Lose weight (mass) or train? - effect of losing weight (mass) on power

• Byrne
In summary, the conversation discusses the potential effects of losing body mass on a rider's power output, with the example of a 75 kg rider producing 250 W of power. It is suggested that a decrease in mass can potentially lead to an increase in power, particularly in situations where changes in height or acceleration are involved. However, it is also noted that the decision between losing weight or training harder ultimately depends on the individual's specific circumstances and goals.
Byrne
Lose weight (mass) or train? -- effect of losing weight (mass) on power

I'm having troubles wrapping my head around this one (I've provided the example from my class notes below):

Q: Is it better to lose 5 kg of body mass (assume no change in muscle strength) or to train harder and gain 15 W of power?

Given:
75 kg rider producing 250 W of power

75 kg / 70 kg = 1.071
In terms of Watts: 250 W x 1.071 = 268 W, ~ 18 W increase

So, depending on the initial weight, the athlete might see as large a benefit from losing weight as training harder.

My question -- how does a decrease in the mass of the rider increase his power producing ability by 18 W? Intuitively, I would think that a rider with lower mass will experience less resistive forces when riding (i.e., gravity when on an incline, kinetic friction) and so can sustain the same velocity as a heavier rider without applying as much force and, therefore, less power.

From a physics standpoint, how does a mass decrease result in an increase in Power as this example suggests (taken from my class notes)?

Thanks!

If it was strictly moving at constant velocity and his air resistance profile doesn't change, it might not.

But when you take into account changes of height - like a hill - where effort is going into increasing gravitational potential, then he would benefit from the lower mass, as that would be less work. Or any starts and stops where he would be accelerating.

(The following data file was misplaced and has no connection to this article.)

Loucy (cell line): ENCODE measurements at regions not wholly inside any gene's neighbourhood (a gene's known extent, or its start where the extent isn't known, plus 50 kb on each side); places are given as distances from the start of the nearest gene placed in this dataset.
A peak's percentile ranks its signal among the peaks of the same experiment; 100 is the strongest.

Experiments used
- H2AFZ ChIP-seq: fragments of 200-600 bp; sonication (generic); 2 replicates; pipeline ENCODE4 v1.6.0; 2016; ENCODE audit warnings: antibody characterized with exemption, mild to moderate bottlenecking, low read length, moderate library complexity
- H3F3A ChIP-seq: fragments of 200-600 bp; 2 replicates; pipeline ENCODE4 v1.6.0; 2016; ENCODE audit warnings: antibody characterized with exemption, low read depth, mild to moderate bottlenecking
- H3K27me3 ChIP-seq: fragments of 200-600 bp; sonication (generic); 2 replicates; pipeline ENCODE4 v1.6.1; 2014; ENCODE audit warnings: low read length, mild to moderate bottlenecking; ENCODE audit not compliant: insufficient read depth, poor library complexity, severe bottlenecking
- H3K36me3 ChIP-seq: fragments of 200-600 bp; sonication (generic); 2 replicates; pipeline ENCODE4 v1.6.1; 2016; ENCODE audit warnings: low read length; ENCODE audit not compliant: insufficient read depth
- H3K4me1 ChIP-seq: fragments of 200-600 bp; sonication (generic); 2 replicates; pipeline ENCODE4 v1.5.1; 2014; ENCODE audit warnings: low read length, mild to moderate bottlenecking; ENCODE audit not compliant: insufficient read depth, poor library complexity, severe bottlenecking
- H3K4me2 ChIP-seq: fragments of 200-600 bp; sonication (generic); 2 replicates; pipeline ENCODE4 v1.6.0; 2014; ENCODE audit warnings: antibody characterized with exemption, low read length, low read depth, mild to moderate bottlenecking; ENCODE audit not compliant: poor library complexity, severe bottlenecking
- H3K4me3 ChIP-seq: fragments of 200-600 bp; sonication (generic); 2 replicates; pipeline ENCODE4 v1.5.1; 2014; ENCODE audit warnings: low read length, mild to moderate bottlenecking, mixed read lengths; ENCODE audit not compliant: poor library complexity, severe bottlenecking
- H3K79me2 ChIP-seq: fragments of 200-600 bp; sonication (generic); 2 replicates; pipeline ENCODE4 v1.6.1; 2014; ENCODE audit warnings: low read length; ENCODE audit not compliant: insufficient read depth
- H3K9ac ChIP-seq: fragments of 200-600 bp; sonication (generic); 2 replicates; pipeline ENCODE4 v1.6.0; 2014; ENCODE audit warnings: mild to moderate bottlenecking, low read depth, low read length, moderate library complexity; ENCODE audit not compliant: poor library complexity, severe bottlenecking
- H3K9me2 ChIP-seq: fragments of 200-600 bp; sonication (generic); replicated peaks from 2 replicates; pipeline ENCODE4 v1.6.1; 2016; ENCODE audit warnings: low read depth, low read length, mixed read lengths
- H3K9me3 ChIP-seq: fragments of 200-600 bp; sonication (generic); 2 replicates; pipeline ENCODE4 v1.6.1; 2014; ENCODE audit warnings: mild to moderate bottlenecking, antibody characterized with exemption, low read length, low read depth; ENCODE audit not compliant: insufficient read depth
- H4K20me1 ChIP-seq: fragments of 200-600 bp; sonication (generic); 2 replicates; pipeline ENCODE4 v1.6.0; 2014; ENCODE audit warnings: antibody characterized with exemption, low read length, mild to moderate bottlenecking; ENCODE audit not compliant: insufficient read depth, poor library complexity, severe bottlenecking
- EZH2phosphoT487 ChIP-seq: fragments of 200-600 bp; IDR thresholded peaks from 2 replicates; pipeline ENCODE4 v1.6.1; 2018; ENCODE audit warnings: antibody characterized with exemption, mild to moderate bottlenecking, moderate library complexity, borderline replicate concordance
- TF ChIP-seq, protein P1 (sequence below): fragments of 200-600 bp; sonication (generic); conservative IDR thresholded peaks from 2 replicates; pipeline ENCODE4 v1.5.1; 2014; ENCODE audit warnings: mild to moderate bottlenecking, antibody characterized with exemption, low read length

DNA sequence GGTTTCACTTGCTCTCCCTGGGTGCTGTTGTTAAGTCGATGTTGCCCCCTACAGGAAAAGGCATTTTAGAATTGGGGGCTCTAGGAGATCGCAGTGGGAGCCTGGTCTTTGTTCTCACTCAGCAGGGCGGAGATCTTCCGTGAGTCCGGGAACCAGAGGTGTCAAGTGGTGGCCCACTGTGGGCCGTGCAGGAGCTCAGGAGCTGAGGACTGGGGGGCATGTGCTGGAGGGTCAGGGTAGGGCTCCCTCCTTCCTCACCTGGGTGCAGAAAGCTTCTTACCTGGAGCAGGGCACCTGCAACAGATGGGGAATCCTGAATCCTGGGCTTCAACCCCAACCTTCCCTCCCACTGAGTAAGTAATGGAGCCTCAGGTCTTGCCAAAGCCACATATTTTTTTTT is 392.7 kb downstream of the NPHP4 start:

The lecturer was merely trying to get you to think about the consequences of getting heavier. The harder training and weight gain would need to develop an additional amount of power to be worth it I think is the point.

I would approach this question by looking at the scientific principles involved in weight loss and power production.

Firstly, it is important to understand that weight loss does not necessarily mean a decrease in muscle mass. With proper nutrition and training, it is possible to lose fat mass while maintaining or even increasing muscle mass. Therefore, the assumption of no change in muscle strength in this scenario is not entirely accurate.

Next, let's consider the relationship between power and weight. Power is defined as the rate at which work is done, and work is the product of force and distance. When it comes to cycling, the force applied is the force pushing against the pedals, and the distance is the distance the pedals travel. This means that for a given power output, a lighter rider will have to apply less force to the pedals compared to a heavier rider. This is because the lighter rider has less mass to move and therefore requires less force to travel the same distance.